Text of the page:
Web designer Ian Keslassy said he’s more than willing to do the dirty work for anyone looking for great deals.
All you have to do is provide your e-mail address, your preferences and interests, and the distance you’re willing to travel for a deal, and he will filter through countless daily deal sites to find the promotions that interest you.
“There are… only 24 hours in a day,” Keslassy wrote on his daily deal website, called Dealfart. “If you want to search all day, go ahead, but remember you need time to sleep, eat and enjoy life. We do the dirty work for you.”
Keslassy, a 34-year-old father of two, knows first-hand the benefit of taking advantage of limited-time, money-saving deals on anything from vacations and gym memberships to restaurants and car detailing.
With the emergence of group buying sites, an online phenomenon that allows local businesses to offer vouchers and discounts on their services based on an increased demand, daily deal sites across North America have been popping up in the hundreds.
Keslassy, owner of a web design company called Extanet, said a conversation he had with his wife’s cousin led to a new side project that he hopes will de-clutter e-mail inboxes across the continent.
“We realized that there were hundreds of deal sites out there, and there wasn't a way to properly filter through them to receive the ones a user wants. Once we realized that users could benefit from such a filtering mechanism, we created Dealfart to address their needs,” Keslassy said.
OK, but what’s with the name?
“We wanted to go with something people would remember. Something that might pique their curiosity… We figured that if it’s going to work, we need to chose something that people would remember,” he said with a laugh.
If you can get past the name and the icon prominently displayed on the homepage of the website – it’s a cute, little monkey, who is, ahem, passing gas – Dealfart can go a long way in keeping endless e-mails from competing deal sites out of your inbox.
His site “crawls” other daily deal sites and sends you notices about promotions you’d be interested in based on the preferences you chose.
“You go onto our site and chose your preferences. If you only want deals on hair salons or spas, you can choose that category, and you’ll only get deals based on what you choose,” he explained.
“We’ll only send you deals based on the distance you’re willing to travel. So if you don’t want to go beyond 40 kilometres, we won’t send you deals at locations farther than 40 kilometres from where you live. We bring together all the different deal sites to one place and shoot you off one daily e-mail.”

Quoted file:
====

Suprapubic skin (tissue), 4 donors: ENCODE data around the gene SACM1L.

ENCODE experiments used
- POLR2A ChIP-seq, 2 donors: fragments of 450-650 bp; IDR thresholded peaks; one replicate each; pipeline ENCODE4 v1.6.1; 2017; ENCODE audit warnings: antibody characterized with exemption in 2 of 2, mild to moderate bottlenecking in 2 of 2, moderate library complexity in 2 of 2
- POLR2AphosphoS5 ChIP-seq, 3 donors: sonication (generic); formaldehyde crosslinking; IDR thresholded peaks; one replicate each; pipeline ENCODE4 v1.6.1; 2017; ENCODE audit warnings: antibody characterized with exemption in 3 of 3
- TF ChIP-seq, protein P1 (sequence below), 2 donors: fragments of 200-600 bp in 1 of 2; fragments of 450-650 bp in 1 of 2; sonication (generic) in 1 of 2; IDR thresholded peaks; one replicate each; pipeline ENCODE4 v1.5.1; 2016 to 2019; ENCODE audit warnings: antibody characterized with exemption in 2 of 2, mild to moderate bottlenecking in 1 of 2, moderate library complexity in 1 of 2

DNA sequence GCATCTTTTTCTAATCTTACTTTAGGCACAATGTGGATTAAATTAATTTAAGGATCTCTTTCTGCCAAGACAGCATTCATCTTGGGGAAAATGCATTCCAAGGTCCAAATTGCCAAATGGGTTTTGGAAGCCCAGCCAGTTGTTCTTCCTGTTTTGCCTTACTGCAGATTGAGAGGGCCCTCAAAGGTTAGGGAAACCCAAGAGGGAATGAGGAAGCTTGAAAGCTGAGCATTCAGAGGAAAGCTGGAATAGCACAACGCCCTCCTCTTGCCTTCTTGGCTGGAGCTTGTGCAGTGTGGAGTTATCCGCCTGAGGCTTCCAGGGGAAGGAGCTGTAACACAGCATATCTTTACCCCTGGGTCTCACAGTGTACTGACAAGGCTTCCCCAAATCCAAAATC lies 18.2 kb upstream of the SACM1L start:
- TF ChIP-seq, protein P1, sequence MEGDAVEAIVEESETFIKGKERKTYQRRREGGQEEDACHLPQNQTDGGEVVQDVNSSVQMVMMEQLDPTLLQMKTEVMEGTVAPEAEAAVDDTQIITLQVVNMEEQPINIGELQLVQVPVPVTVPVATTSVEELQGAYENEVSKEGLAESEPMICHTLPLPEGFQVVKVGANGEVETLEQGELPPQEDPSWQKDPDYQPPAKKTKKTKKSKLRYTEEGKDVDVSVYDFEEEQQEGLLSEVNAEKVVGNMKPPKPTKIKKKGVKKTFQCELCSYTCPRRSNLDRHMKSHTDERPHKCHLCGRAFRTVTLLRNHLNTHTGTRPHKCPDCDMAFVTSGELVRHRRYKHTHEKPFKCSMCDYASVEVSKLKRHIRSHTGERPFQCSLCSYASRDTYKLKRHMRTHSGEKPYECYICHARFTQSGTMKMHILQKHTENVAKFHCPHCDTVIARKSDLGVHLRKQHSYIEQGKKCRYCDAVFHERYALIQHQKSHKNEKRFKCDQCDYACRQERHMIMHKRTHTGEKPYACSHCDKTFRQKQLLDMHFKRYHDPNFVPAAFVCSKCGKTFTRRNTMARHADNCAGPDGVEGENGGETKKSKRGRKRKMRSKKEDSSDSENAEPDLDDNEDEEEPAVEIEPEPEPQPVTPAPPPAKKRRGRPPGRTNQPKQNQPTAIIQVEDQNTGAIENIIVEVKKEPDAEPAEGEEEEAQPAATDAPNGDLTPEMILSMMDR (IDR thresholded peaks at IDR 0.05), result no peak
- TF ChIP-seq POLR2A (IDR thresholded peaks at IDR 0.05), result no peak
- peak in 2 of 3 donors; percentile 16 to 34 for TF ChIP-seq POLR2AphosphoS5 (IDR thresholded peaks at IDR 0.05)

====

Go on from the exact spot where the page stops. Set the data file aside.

Keslassy said that in the few months since he began building the site, he has become affiliated with Toronto-based group buying sites including FabFind, DealTicker and Dealfind, and more than 30 other sites from all over North America.
He said the group buying sites provide Dealfart with unique links to the deals that they feature on their sites.
Once users decide to purchase a promotion, they are redirected to the original deal site where the coupon was first featured.
Keslassy said his site is more user friendly, because it prevents you from having to sign up to countless other sites.
“Potentially, in the morning, you could have 50, 60 e-mails from the different sites. We bring it in to one e-mail.”
He said he’s developed a sophisticated system because each of his subscribers receives customized e-mails, rather than mass e-mails that list deals a subscriber may have no interest in.
As an observant Jew, Keslassy said he wanted to offer his Jewish subscribers an option to sign up for preferences that aren’t offered on other local sites.
“You can sign up for kosher restaurant and Jewish shopping deals,” he said.
“I’m just trying to be as versatile as possible and give the users the option to chose the things that cater to their lifestyle.”
Keslassy also volunteers his design talents to build websites pro bono for Jewish non-profit organizations, such as Peace of Mind, an Israeli-based program with a Toronto chapter that works with discharged Israeli soldiers who suffer from post-traumatic stress disorder and other psychological trauma.
Keslassy’s company was also commissioned to build websites for Toronto-area Jewish institutions including Kollel Yismach Moshe: The Sephardic Outreach Centre, Ohr Haemet Sephardic School, and Petah Tikva Anshe Castilla Congregation.
But in the midst of running his company, Keslassy is eagerly working to package Dealfart as a refreshing take on an online phenomenon.
“For every deal site that succeeds, about 15 close down,” he estimated.
Dealfart just went live last month, but the site has already acquired more than 150 subscribers.
“We’re just working on trying to perfect our site now… We’re always trying to add more sources as we go so we can provide more options to our subscribers,” he said.
“The goal is to make our site better.”
Check it out at www.dealfart.com.